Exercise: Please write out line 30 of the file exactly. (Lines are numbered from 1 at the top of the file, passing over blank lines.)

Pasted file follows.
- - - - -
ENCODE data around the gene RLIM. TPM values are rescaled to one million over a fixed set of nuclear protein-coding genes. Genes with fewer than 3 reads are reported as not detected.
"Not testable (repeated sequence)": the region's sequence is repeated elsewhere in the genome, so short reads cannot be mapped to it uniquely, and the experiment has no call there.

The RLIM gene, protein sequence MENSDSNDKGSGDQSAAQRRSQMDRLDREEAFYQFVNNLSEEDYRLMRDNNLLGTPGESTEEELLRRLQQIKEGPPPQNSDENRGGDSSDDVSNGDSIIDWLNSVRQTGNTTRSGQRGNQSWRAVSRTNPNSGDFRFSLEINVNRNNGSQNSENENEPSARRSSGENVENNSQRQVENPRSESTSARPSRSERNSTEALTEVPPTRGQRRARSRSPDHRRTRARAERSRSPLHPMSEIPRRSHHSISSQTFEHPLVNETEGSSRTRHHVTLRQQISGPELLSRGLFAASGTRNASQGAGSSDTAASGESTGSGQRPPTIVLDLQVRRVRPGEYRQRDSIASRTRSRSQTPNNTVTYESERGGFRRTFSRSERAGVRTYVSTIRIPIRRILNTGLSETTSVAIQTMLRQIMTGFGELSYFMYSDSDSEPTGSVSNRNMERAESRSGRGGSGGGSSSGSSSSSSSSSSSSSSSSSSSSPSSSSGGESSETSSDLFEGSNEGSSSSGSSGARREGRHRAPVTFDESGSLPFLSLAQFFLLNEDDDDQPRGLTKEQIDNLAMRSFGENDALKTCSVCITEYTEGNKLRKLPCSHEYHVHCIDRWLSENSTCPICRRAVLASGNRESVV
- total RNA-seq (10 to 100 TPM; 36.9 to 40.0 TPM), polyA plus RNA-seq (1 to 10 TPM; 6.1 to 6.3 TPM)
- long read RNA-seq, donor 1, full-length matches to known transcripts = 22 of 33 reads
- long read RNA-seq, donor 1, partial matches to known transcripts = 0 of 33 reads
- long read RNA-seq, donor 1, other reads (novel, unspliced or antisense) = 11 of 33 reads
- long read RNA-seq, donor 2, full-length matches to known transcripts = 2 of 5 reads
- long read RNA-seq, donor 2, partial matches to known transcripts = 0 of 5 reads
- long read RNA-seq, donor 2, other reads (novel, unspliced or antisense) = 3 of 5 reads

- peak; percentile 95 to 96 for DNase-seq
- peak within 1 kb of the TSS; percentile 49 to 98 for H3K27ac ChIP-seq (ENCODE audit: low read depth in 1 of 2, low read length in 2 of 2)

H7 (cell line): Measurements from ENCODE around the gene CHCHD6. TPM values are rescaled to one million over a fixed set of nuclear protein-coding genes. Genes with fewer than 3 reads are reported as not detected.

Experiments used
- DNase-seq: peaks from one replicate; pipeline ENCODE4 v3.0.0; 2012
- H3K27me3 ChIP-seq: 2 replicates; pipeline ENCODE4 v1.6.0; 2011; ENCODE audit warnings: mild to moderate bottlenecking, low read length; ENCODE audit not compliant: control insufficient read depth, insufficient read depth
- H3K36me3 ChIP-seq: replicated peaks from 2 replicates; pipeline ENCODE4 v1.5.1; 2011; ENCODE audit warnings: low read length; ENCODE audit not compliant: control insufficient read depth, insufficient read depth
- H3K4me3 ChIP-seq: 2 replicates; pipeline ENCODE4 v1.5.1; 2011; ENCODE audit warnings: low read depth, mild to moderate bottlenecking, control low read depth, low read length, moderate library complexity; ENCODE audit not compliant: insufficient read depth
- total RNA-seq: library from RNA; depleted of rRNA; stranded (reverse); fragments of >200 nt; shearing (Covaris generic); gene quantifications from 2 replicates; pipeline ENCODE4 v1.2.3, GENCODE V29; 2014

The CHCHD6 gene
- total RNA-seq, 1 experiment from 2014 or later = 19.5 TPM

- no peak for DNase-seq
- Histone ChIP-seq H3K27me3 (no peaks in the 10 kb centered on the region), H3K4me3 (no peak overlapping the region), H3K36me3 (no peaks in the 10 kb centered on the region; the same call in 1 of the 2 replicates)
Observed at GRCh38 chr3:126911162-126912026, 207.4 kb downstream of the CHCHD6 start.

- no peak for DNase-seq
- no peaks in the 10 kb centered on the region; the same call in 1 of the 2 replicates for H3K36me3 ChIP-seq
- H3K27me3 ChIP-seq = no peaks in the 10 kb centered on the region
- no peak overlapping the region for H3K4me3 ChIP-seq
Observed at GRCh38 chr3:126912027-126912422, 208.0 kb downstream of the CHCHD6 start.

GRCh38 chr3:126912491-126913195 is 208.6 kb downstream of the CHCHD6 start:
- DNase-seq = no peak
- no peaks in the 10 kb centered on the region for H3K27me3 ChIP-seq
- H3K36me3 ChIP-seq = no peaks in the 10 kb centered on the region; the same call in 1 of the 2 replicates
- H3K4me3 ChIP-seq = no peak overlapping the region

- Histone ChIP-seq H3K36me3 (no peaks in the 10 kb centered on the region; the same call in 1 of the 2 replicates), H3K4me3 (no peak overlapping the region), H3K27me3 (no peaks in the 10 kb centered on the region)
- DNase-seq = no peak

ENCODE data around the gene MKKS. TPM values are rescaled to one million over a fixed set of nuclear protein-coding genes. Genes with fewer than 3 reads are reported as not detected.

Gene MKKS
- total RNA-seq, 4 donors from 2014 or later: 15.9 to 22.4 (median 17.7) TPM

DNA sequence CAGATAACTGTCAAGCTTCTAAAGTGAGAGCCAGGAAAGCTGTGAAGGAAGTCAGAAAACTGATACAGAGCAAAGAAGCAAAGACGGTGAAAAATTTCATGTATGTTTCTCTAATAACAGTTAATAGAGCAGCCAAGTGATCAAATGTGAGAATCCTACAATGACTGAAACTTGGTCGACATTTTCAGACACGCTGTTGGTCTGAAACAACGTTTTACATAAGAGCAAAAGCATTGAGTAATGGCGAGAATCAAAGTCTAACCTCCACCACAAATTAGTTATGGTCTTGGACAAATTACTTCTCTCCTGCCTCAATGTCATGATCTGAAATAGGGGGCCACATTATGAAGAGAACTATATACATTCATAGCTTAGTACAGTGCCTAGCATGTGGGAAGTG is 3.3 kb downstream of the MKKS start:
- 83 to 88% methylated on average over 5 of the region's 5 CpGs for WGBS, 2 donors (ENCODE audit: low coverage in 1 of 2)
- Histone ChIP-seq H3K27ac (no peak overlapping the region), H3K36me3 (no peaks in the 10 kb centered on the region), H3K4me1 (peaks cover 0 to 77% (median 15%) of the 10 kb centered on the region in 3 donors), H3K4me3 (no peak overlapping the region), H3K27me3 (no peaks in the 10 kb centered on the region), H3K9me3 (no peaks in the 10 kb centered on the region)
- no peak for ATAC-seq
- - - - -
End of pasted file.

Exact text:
GRCh38 chr3:126912491-126913195 is 208.6 kb downstream of the CHCHD6 start: